Positive Jewish experiences in college may predict greater future involvement with Judaism. And if that’s the case, the new director of student life at the University of Arizona Hillel Foundation, Ryan Woloshin, says he’s raring to go.
Woloshin arrived on campus from Virginia in mid-July. He will focus on “recruitment, engagement and social media” to bring UA Jewish students into the fold. Woloshin received a bachelor’s degree in political science and environmental studies from Randolph College in Lynchburg, Va., in May. He was also a political organizer for Tim Kane, Virginia’s junior U.S. senator, and other Democratic candidates.
Taking the Hillel position reflected a deeper concern. “I cared more about the growth of the Jewish-American populace,” Woloshin told the AJP. “I wanted to continue the revitalization of Jewish-American communities,” especially in places outside of big cities such as New York and Los Angeles.
“Assimilation is a huge problem in the Jewish population in the United States. We need to stick out a bit in the cultural melting pot,” he says, “develop the identity to help us stand out as Jews in the United States.”
Woloshin grew up in a Conservative Jewish military family. He became a Bar Mitzvah at Cong. Rodef Shalom in Hampton, Va., proudly noting that it’s the home of Rabbi Gilah Dror, the first female rabbi to lead a rabbinical organization in Israel. Woloshin, 22, has lived in Michigan and Virginia, as well as in England and Germany.
“We were used to being the only practicing Jews in military communities,” he says. “I experienced Jewish communities in Europe and in the American South, where the need is for Jewish survival.” At the UA, students have “a medley of Jewish experiences, from a positive relationship with Judaism at camp or BBYO, or no connection to their Jewish background,” says Woloshin, adding that involvement in Hillel can change that. “Instead of just increasing numbers, I want to build relationships.”
Naama Cohen, the new Israel fellow, or shlicha, at Hillel also seeks to build relationships; her chief goal is to encourage students to develop a more comprehensive view of Israel. People think that “walking down the street in Israel there are wars all over the place,” says Cohen, 28. “I want to help UA students understand that Israel is not just about war. We are very diverse.”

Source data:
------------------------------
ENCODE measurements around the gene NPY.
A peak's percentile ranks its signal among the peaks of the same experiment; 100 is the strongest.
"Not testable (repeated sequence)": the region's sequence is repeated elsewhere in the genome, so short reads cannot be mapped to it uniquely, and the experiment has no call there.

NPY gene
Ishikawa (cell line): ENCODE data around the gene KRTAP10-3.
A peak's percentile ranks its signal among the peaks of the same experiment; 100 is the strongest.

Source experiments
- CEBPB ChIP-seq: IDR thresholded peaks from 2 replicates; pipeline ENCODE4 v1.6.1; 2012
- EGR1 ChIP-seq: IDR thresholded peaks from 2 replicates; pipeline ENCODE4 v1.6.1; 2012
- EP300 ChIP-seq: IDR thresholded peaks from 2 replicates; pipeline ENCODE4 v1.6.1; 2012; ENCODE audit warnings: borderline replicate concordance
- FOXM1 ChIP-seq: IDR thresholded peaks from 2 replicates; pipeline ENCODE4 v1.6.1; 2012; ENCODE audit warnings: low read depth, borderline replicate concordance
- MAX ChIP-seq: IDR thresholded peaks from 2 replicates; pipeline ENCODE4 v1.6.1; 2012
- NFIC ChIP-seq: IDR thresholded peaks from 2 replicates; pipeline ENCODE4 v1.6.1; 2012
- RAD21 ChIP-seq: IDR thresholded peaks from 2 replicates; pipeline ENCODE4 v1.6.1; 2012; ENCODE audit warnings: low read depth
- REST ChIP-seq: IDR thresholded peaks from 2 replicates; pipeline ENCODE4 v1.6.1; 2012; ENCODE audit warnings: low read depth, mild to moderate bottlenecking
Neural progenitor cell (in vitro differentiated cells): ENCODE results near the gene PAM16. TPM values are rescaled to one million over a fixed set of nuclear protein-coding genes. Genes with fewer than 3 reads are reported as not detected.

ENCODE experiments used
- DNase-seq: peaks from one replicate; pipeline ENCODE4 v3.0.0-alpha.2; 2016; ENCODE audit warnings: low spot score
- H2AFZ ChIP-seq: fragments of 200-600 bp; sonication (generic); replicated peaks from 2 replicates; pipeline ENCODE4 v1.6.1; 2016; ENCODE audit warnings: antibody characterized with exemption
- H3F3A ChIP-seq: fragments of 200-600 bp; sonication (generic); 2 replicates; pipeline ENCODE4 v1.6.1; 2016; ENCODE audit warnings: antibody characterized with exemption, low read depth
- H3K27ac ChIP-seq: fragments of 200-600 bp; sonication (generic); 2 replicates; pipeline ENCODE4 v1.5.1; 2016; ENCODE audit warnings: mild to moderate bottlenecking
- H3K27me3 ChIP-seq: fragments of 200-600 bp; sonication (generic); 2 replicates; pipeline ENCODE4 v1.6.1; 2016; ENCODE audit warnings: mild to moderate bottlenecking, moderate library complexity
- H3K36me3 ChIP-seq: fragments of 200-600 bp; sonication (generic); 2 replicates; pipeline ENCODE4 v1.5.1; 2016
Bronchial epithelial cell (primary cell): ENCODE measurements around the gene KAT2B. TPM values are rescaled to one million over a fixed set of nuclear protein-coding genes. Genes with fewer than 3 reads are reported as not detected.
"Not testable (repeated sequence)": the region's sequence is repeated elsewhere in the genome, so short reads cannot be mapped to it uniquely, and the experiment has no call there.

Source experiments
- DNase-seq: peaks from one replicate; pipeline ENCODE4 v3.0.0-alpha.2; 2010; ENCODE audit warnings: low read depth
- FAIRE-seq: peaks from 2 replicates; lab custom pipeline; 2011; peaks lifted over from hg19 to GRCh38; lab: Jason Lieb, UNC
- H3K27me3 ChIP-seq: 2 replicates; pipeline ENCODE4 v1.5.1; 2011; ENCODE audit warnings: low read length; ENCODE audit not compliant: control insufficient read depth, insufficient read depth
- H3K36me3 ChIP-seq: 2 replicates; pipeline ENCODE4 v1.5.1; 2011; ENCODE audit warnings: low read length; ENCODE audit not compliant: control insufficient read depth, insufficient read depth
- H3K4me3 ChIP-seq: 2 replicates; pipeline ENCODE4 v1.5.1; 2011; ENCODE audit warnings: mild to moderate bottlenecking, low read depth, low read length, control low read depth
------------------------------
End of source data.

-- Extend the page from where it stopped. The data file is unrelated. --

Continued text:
The new shlicha grew up in Kiryat Gat in “a very Zionist family, very supportive of the State of
Israel,” she told the AJP. “My family comes from across the religious spectrum. I have uncles who are rabbis; some family members are Torah scribes. Two cousins live in Europe and are married to non-Jews.”
A graduate of Ben-Gurion University of the Negev, Cohen served in the Israel Defense Forces and is still in a reserve search-and-rescue unit. During Operation Pillar of Defense in November 2012, her unit was stationed at the border near Gaza, and “if a rocket fell on a house, we were the first ones to help [Israeli] citizens,” says Cohen. “We were not warriors.”
After her tour in the IDF, “I went to Thailand for a month and a half. I met tourists who knew nothing about Israel. They thought we were like Afghanistan,” says Cohen, who arrived in Tucson last month, her first trip to the United States. “It’s always been my dream since summer camp in Greece to be a shlicha. I want to present Israel as a beautiful place,” she says. “Each time I go to the Western Wall — and there have been thousands of times — I feel something special inside that I can’t explain. It makes me feel like I belong.”
Cohen hopes that many UA students will travel to Israel. “They don’t have to live there. From here they start their careers. They may be political or financial or whatever they choose,” says Cohen. “I want them to become unofficial ambassadors, to experience Israel,” whether they go as volunteers, on Birthright trips, for internships, or traveling with family or friends.
After her first month in Tucson, she says, “it feels like quite a peaceful place so far. But it is full of life.”